All they would of had to of done back before Obamacare, was expand Medicaid and Medicare, that was it. Instead we got a mess.

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Unread postPosted: September 27th, 2017, 8:16 am 

Joined: January 27th, 2014, 12:36 pm
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Blazor wrote:
Im so glad I've never had insurance lol. (I dont pay the mandate, I fall in the cant afford it bracket)

Fuck Obamacare! Its a joke!

They have totally fucked the healthcare system here, way overpriced.

All they would of had to of done back before Obamacare, was expand Medicaid and Medicare, that was it. Instead we got a mess.

Insurance companies set the price, not the government. Obama should have had w ouch sense to know this was going to happen but just like the GOP is trying to do, they railroaded through ill considered legislation.

That's why I support what McCain is doing. He says he wants change, just not the crap that's being pushed through.

I'd like to see BOTH parties work closely together on developing a real healthcare solution.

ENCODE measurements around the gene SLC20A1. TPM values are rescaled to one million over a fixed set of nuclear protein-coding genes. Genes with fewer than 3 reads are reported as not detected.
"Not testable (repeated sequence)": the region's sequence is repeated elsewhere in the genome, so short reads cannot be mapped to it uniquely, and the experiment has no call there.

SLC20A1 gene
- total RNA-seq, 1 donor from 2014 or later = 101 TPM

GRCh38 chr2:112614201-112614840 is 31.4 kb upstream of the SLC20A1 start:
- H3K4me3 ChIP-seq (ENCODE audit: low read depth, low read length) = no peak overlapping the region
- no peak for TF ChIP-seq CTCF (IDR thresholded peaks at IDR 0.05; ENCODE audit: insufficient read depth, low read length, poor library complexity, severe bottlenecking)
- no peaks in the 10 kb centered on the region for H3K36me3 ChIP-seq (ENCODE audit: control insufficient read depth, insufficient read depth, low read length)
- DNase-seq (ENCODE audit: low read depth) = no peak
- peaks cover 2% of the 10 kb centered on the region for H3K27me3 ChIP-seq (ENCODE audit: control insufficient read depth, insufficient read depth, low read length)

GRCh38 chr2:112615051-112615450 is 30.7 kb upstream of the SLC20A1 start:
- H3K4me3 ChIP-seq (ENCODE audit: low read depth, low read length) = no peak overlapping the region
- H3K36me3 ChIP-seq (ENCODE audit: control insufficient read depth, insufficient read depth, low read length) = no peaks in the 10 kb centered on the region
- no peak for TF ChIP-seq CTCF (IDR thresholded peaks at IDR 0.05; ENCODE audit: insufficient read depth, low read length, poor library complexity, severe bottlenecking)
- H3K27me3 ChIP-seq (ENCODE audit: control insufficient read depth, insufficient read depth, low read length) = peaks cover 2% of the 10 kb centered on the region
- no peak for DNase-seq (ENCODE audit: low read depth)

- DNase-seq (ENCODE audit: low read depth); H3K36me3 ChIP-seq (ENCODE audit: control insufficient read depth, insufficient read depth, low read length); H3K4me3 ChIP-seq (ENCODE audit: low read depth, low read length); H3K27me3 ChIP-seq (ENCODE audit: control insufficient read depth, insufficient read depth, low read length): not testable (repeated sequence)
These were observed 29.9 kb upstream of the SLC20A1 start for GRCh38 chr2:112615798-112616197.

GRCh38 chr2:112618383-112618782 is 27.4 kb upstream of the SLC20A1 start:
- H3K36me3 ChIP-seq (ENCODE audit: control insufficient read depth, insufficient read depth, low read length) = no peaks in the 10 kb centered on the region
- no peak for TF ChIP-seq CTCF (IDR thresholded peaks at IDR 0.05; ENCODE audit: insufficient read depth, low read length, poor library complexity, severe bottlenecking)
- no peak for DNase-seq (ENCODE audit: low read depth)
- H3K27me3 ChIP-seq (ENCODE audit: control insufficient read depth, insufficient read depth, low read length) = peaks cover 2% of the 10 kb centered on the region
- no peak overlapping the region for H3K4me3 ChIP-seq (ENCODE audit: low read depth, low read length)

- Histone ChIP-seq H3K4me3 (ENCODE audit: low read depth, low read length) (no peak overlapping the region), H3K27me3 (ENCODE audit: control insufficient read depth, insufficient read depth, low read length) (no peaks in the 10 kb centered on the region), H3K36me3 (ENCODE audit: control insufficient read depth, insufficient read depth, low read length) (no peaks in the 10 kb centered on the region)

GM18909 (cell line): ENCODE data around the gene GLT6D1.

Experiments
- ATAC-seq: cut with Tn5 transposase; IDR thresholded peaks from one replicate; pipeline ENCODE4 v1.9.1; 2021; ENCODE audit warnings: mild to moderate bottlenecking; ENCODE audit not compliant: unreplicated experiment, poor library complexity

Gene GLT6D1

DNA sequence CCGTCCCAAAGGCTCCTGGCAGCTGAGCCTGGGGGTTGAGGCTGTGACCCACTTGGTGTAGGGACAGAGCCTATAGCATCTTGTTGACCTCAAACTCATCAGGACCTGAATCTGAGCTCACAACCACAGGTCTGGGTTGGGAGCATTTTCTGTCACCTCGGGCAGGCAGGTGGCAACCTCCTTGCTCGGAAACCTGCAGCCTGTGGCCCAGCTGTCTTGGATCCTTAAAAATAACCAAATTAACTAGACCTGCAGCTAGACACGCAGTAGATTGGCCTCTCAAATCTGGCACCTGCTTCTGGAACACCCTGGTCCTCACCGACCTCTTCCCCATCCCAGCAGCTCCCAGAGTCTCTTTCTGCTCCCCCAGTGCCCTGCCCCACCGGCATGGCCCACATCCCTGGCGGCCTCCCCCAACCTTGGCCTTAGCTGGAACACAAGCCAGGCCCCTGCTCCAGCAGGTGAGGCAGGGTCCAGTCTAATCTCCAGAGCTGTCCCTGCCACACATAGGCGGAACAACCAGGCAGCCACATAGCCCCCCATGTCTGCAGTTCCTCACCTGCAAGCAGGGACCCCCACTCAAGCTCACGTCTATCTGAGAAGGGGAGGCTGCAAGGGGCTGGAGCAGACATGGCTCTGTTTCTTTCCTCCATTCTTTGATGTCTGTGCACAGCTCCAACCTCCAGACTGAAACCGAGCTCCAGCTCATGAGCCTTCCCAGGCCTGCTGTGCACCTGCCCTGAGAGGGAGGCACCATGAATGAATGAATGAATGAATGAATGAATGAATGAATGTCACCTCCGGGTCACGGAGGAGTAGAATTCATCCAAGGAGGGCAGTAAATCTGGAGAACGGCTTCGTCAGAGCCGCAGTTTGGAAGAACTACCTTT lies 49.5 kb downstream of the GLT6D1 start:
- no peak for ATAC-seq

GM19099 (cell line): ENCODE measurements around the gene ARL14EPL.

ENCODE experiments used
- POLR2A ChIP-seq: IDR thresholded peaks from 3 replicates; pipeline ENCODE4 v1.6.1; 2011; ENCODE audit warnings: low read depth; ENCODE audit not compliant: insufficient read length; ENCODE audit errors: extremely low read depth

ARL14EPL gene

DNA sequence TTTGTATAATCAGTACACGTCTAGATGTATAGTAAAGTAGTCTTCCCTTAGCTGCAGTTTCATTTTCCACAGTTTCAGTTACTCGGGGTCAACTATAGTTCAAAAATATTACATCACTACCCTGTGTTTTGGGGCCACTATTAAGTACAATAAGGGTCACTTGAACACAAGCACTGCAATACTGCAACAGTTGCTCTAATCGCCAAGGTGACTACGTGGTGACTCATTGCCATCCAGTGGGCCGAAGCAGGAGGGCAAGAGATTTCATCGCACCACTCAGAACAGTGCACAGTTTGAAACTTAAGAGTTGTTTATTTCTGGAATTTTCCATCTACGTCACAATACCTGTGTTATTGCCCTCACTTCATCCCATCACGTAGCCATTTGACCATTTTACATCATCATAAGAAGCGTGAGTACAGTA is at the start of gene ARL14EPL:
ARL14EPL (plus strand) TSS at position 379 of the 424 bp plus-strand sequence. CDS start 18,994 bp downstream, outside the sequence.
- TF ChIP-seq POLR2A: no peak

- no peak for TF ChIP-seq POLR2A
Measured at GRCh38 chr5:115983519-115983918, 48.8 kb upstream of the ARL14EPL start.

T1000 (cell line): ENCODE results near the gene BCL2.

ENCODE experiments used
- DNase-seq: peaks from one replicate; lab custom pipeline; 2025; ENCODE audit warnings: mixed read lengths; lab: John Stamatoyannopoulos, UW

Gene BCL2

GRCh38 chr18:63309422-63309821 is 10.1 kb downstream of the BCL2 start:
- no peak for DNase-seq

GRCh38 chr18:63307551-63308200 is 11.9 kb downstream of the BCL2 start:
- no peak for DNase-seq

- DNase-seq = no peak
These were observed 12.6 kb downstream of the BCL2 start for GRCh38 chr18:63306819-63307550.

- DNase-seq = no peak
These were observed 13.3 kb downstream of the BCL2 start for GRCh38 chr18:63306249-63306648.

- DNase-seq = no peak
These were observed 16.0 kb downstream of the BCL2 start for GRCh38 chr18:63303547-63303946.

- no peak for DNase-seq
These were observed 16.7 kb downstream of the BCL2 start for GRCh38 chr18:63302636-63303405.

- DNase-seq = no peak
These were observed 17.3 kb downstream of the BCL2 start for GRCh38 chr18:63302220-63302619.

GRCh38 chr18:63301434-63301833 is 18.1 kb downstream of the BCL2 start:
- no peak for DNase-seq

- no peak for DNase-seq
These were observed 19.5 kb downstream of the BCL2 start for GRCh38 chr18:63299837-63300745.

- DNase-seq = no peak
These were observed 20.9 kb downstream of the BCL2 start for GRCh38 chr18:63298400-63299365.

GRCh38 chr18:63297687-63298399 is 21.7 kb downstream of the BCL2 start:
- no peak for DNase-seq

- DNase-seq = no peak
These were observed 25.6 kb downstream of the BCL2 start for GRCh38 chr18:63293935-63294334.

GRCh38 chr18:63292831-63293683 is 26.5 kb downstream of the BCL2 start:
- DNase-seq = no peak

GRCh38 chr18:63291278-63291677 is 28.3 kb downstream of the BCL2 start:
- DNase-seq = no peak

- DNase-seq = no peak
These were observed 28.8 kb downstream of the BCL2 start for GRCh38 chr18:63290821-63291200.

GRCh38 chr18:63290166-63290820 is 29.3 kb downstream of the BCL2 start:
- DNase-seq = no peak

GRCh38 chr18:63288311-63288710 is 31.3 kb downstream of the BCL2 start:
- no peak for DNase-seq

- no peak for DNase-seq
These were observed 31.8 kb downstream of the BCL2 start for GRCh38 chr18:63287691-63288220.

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Unread postPosted: September 27th, 2017, 8:41 am 

Joined: August 29th, 2017, 11:19 am
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RW wrote:
He wants to do it RIGHT not fast. He's made that perfectly clear and I couldn't agree with him more. He said they pushed through Obamacare and it's not great so he wants it don't properly. WTF is wrong with the rest of these clowns who are trying to railroad shit legislation through?

You should be kissing McCain's ass right now for keeping you from suffering another shitty health care bill.


The worst situation possible IS Obamacare.

MCain should have his ass kicked. Now again I have to pay 2000 more for worse health insurance. because of obutthead and that senile old piece of shit. MClown needs to leave the senate and have the governor pick a real senator.

BTW I like how you do that "Trump lies" stuff over things of no consequence, but when MCcain lied over and over and over about a campaign promise to repeal and replace Obamacare you say he's the greatest. Total hypocrisy. :negative:


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Unread postPosted: September 27th, 2017, 8:43 am 
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RW wrote:
Blazor wrote:
Im so glad I've never had insurance lol. (I dont pay the mandate, I fall in the cant afford it bracket)

Fuck Obamacare! Its a joke!

They have totally fucked the healthcare system here, way overpriced.